original Python (2000) was an OK giant-snake
flick, cheap and made by a first-time director, but
not without merit -- it had some good giant-snake scenes
and generated decent levels of suspense. The plot was
a paranoid body-count exercise, of course, seguing into
desperate attempts on the part of the main characters
to kill the titular genetically enhanced CGI perp. One
of these characters was local cop Greg Larsen (played
by William Zabka) -- who survives that particular scenario
and is hence destined for Great Things.
II (or Python 2 or even, as the Region
4 DVD case would have it, the totally inaccurate Pythons
II) is an even-cheaper TV sequel in which Greg
Larson (still played by Zabka) pursues his destined
Greatness -- now as a CIA operative who has been sent
into Russia "somewhere" to fetch the US military's
prize serpentine weapon because he's a default "expert".
Another plane carrying the giant python-in-a-crate has
crashed en route to wherever and the Russians have retrieved
the cargo and secreted it in an isolated military establishment.
What Larson and his goons don't know, of course (but
might have guessed), is that the Russians have already
opened the crate and have therefore been turned into
bloody python chow.
other main characters are a husband and wife team who
have a Big Truck and run a haulage operation "somewhere
in Russia". They are hired by Larson to go pick
up the "cargo" and before long find themselves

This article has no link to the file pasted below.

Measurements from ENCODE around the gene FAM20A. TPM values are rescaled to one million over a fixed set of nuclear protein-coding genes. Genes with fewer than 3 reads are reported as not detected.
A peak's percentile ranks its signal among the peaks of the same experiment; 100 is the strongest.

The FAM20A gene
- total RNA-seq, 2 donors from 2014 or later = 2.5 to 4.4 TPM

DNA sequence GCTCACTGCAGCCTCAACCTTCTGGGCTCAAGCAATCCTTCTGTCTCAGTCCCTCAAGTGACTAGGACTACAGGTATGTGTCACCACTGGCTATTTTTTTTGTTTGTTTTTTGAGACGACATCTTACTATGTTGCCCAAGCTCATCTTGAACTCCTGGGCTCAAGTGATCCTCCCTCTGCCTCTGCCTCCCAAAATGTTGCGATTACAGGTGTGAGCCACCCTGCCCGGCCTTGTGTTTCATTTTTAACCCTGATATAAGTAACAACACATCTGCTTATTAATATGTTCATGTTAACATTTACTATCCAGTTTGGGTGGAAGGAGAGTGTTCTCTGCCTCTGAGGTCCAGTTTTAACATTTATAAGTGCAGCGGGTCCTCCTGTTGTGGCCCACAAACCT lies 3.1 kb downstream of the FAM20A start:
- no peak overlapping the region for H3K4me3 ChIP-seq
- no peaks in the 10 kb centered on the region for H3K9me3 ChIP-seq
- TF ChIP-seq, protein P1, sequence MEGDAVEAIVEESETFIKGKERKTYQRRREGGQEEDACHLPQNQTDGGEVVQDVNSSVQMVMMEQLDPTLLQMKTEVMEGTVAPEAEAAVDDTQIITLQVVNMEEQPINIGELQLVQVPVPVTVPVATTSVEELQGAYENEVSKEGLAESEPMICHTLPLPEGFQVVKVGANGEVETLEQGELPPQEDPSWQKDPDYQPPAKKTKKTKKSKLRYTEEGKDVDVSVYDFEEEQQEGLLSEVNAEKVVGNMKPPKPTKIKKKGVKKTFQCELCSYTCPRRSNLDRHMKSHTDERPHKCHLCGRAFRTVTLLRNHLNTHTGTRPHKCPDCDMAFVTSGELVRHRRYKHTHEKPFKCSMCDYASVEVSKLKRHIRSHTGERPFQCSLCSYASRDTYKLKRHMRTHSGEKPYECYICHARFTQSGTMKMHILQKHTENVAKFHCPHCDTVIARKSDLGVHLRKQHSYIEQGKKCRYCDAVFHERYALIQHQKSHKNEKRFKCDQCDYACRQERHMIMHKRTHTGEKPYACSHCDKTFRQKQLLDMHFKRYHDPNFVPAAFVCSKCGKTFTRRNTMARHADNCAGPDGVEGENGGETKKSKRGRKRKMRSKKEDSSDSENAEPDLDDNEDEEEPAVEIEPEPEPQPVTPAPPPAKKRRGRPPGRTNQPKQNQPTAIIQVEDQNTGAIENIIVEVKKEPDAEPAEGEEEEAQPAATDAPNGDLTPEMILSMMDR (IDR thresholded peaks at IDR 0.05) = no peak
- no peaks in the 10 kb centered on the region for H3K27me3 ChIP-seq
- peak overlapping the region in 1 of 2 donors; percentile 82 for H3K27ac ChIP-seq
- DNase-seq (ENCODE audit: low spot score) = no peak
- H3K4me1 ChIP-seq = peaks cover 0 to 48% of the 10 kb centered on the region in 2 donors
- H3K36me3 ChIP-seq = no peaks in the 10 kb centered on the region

dodging giant snakes in an underground complex, as one-by-one
the slow-mo cannon-fodder lackeys get eaten and the
Truth is revealed.
critical response to this film (such as there is) has
not been kind. In fact, many reviews are downright sarcastic.
Such lambasting is unfair, I think. OK, Python II
was clearly made on a very low budget someplace where
production costs could be kept down,
and the CGI snake is not a premiere example of contemporary
visual technology. But, for me at least, the film works
quite well. I wasn't expecting a lot, yet it kept me
interested. Contrary to some reviews that react, I think,
to a conscious or unconscious belief that lack of expensive
bells-and-whistles equals bad and therefore justifies
contemptuously criticising everything from the visual
effects to the acting and the script, the film does
generate suspense if you let it, the direction is fairly
tight and the actors handle themselves well. The effort
on display here is not a disgrace.
the giant snakes rarely "sit" in their scenes
very convincingly. But the film-makers recognise that
there are unavoidable technical problems in creating
flawless CGI monsters on a limited budget. As a result,
they keep the SFX scenes fast and furious and to a minimum
-- with just sufficient full-on glimpses of the snake
to keep us reasonably happy. Actually,
adopting a tactic of treating the snake in a visually
elusive manner, albeit enforced by economic strictures,
makes for some genuine suspense. Meanwhile
the writing is OK, character interaction is effective,
the back story (about how the haulage guy is a disgraced
baseball pitcher in exile) is only slightly silly, Simmone
Jade Mackinnon is gorgeous, and the snake races through
tunnels with vim, being nastily predatory and spitting
toxic venom with glee.
in the end everything gets blown up by stealth bombers...
decent effort. Reasonable actors. Action. Suspense.
Giant snakes. What more can you expect for a couple
Ratio: 1.33:1 here (though some reviews talk
of a widescreen ratio)
Python Productions LLC, The Sci-Fi Channel, UFO Films
Time: 89 mins
Simmone Jade Mackinnon
Producer: James Hollensteiner
Producers: Jeffery Beach, Melanie J.
Elin, Phillip J. Roth